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Robert Vandenbosch and Susanne E. Vandenbosch
On Aug 26, 2014 the waste confidence rule was updated and the name changed. Waste Confidence refers to a finding by the Nuclear Regulatory Commission that spent fuel1 from nuclear reactors can be safely isolated from the environment, either until a final disposal repository becomes available or in the new ruling for an indefinite period of time. Its main effect is to allow resumption of licensing of new reactors and extension of the licenses of currently operating reactors. Like the first waste confidence rule of 1984, the 2014 rule was passed in response to a court order.2 This latter court order came in the context of the failure of the United States to complete licensing activities for a repository at Yucca Mountain in Nevada.3 The Nuclear Regulatory Commission was ordered to develop a waste confidence rule that included the possibility there would never be a repository.4 The court ruled that the need for updating the waste confidence rule was the failure of the previous rule to satisfy all the provisions of the National Environmental Protection Act.5 This led the Nuclear Regulatory Commission to evaluate various environmental impacts6 for three time frames7.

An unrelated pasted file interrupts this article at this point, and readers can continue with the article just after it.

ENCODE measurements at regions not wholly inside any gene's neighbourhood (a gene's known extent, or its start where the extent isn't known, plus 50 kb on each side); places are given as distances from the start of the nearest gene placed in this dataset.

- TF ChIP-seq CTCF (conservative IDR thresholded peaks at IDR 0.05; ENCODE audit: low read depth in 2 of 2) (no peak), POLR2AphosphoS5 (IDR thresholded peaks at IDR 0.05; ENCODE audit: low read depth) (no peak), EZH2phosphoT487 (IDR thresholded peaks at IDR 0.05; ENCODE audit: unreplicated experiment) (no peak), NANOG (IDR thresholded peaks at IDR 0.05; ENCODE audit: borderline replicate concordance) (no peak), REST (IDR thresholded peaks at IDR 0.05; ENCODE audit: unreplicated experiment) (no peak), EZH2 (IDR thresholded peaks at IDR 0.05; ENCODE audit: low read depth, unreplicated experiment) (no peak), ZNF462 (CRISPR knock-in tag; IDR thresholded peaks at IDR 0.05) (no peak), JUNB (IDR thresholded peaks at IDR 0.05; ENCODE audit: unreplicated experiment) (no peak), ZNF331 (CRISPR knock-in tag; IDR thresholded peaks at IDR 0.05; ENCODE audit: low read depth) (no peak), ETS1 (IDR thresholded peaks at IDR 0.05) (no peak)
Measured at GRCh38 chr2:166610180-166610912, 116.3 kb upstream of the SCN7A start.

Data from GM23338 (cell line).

The Nuclear Energy Institute (NEI), the nuclear power industry’s trade association, was pleased with the issuance of the new rule. Ellen Ginsburg, NEI’s Vice President, said “the completion of this rulemaking is an important step that will facilitate final agency decisions on pending industry licensing actions such as license renewals of operating reactors and early site permitting for new reactors.”8 In contrast, Geoffrey Fettus, lead counsel for the Natural Resources Defense Council, one of the petitioners in the Court case, issued the following statement: “The Nuclear Regulatory Commission failed to analyze the long-term environmental consequences of indefinite storage of highly toxic and radioactive nuclear waste; the risks of which are apparent to any observer of history over the past 50 years. The Commission failed to follow the express directions of the Court.”9